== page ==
I have information on it but I still don’t know if the “jogs” are flaws or intentional features. There is about a three-foot difference in width between the east approach roadway and the through-truss section of the bridge, necessitating the foot-and-a-half jogs at the points where one leaves or enters the through-truss section from the east side. Bridge construction did begin at each shore and continue until the pieces met but, since the amount of compensation appears to be about the same on both sides of the east approach, was the problem a lack of alignment or was the problem actually that the east roadway was correctly aligned but was built too wide to connect with the narrower section where the roadway runs through the central truss? Why isn’t the west approach “kinky” as well?
During the Preakness race the official state song “Maryland, My Maryland” was sung. It brought to mind the tribute to John McDonogh whose philanthropy funded schools in New Orleans and Baltimore.
Every May, New Orleans public school children would be bused to Lafayette Square to lay flowers at the statue of John McDonogh. Then they would pass though the mayor’s office in Gallier Hall, all the while singing to the “Maryland, My Maryland” tune.
I can’t remember all the words to the song but one line was “All praise to him, all praise to him!”
Any chance Poydras would know the rest?
Carmel N. Brown
Poydras doesn’t remember all the words, but Myrrah Font’s original poem appeared in its entirety in the Dec. 4, 1898 issue of the Daily Picayune.
Font, the winner of a contest to compose a poem in McDonogh’s honor, had graduated from the Upper Girls’ High School earlier that year and had accepted a scholarship to Newcomb College. As the McDonogh monument committee had stipulated when asking for poetic submissions, Font set her verses to the tune of “Maryland, My Maryland” – a nod to the philanthropist’s birthplace.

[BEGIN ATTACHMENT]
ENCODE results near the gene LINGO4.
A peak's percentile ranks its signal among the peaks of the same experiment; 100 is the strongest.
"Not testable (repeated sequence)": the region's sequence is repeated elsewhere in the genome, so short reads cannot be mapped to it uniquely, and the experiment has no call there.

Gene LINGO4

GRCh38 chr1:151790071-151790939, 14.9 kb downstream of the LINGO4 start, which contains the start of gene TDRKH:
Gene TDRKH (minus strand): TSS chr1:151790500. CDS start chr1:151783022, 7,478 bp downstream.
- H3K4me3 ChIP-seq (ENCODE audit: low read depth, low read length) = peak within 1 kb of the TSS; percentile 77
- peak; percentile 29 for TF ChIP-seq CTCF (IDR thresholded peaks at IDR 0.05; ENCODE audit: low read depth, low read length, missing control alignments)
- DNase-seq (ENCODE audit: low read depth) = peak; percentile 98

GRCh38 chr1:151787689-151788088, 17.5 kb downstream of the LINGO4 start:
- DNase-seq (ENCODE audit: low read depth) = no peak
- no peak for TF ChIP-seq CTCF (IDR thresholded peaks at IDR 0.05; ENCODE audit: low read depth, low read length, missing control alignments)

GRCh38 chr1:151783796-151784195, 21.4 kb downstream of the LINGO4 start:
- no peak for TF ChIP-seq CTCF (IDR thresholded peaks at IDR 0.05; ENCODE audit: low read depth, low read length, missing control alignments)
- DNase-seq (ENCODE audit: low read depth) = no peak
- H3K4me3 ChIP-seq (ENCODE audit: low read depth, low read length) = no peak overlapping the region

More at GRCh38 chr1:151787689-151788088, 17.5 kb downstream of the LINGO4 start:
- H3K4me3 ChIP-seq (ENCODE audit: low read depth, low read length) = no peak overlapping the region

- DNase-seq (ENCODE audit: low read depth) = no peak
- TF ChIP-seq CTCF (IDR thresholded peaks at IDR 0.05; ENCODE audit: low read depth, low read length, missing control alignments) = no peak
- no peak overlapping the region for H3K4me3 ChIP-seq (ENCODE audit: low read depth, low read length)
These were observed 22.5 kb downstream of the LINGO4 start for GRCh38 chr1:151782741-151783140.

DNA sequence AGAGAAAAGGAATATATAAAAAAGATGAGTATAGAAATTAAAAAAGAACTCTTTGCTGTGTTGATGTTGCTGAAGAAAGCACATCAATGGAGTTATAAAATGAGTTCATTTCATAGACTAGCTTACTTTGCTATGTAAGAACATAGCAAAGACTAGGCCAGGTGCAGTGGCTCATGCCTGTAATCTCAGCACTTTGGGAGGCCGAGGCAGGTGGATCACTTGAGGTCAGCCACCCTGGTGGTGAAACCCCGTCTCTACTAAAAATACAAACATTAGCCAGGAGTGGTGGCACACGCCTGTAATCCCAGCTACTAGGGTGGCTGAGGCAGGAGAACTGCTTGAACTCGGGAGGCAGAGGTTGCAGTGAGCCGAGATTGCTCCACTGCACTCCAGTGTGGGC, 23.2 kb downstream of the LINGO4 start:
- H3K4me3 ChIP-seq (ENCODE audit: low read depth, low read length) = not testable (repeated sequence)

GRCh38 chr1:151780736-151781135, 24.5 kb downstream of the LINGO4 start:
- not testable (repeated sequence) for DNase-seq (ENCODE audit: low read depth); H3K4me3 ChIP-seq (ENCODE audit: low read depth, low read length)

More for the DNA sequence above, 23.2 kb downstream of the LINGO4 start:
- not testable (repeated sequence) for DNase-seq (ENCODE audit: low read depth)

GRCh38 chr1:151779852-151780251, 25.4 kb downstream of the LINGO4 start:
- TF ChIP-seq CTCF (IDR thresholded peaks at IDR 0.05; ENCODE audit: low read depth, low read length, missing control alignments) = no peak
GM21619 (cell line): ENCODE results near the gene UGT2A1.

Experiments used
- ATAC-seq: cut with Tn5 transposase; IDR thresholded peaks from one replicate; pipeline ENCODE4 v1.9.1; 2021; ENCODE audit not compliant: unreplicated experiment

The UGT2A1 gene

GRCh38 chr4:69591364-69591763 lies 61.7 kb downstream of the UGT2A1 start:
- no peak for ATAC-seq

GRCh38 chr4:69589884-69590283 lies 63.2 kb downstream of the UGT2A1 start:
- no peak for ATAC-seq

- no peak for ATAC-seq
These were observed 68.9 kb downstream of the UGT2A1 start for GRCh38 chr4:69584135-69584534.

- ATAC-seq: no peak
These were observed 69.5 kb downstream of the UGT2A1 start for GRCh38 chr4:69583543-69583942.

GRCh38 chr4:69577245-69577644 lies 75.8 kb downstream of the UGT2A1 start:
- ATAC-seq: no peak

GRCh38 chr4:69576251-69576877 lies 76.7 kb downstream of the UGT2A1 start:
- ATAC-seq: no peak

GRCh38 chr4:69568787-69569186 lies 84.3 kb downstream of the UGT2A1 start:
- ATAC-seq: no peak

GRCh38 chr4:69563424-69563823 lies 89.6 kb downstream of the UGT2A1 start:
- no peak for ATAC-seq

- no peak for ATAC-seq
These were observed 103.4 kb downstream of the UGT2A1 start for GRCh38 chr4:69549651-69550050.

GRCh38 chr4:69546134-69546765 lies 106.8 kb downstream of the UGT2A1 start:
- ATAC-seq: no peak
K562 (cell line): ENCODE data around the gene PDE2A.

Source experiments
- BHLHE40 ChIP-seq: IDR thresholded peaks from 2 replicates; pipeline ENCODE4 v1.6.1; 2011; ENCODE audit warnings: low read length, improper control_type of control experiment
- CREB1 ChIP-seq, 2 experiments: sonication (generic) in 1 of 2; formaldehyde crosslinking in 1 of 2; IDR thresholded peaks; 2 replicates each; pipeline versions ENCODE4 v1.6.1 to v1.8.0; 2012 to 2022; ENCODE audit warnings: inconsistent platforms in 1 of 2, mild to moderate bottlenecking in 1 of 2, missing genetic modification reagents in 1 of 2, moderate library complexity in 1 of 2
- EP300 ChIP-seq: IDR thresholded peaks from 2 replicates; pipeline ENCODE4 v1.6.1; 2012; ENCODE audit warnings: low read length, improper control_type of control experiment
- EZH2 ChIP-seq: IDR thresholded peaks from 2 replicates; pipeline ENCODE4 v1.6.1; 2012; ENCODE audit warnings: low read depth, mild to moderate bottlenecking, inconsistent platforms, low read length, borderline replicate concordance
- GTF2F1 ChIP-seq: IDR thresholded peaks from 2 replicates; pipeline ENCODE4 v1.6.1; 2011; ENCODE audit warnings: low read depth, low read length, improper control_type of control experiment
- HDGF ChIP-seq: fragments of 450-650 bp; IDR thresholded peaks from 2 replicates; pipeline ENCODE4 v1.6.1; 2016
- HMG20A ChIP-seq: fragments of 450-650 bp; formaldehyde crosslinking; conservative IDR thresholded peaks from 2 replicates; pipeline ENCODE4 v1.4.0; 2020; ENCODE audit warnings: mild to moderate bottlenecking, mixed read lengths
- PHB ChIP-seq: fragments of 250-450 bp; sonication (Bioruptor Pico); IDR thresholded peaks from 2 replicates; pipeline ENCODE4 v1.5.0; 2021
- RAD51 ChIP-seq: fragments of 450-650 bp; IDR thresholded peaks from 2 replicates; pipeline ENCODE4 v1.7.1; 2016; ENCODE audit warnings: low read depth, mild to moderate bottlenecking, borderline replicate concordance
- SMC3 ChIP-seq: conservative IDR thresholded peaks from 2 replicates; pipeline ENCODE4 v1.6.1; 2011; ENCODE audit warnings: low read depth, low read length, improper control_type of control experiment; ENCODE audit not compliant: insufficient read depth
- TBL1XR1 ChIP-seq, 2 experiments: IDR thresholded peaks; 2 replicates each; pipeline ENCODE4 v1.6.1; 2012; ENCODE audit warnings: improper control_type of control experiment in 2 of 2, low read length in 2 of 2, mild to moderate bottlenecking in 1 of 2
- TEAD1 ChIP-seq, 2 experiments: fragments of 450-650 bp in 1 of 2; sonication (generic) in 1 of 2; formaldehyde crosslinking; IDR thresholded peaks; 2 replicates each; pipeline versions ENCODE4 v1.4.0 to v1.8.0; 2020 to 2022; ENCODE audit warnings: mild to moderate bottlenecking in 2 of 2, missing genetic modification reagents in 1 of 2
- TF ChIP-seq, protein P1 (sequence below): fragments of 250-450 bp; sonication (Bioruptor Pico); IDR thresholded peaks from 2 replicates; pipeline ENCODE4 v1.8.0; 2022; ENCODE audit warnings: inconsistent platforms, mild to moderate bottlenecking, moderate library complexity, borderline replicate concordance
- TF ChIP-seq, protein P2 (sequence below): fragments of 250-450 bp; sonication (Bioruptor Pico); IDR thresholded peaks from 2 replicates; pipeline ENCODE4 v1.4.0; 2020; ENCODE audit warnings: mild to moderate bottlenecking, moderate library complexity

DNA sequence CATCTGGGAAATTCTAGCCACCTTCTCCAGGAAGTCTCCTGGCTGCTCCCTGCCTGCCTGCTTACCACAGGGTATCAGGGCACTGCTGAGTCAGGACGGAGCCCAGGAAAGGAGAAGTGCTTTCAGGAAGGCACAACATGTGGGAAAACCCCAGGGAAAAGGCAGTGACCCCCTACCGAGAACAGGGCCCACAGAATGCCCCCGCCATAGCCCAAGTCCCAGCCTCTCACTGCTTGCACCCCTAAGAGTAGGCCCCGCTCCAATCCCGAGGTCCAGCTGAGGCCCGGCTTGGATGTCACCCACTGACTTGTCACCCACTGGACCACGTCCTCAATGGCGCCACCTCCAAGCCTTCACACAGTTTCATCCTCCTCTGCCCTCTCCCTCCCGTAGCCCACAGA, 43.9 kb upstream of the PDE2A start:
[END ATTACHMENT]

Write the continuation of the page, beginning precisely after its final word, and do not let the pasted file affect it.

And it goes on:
Win a Court of Two Sisters Jazz Brunch or Lunch at the Rib Room
Here is a chance to eat, drink and listen to music, and have your curiosity satiated all at once. Send Julia a question. If we use it, you’ll be eligible for a monthly drawing for one of two Jazz Brunch gift certificates for two at The Court of Two Sisters in the Vieux Carré. To take part, send your question to: Julia Street, c/o New Orleans Magazine, 110 Veterans Blvd., Suite 123, Metairie, LA 70005 or email: Errol@MyNewOrleans.com. This month’s winners are: Carmel Brown, Vestavia, Ala.; and David Keiffer, New Orleans.
O, wake the trumpet of renown
Far echoing a hero’s name!
O, bring the shining laurel crown
That marks the glow of honored fame!
“McDonogh!” let the trumpet blow,
And with the garland twine his brow,
Extol him with your voices now,
“Praise to him, all praise to him!”
He sought not paths where glory shone,
Nor dreamed of name in southern lore;
Twin cities claim him for their own,
New Orleans and Baltimore!
He gave his wealth to educate,
He lived that end to consummate,
His memory then perpetuate;
“Praise to him, all praise to him!”
McDonogh, unto three we rear
A monument of fairest art,
In memory of thy high career,
Enshrined within each grateful heart!
Now, ready hands, your offerings fling!
No, youthful tongues, laudations sing
Until the heavens the echoes ring
“Praise to him, all praise to him!”
– Myrrah Font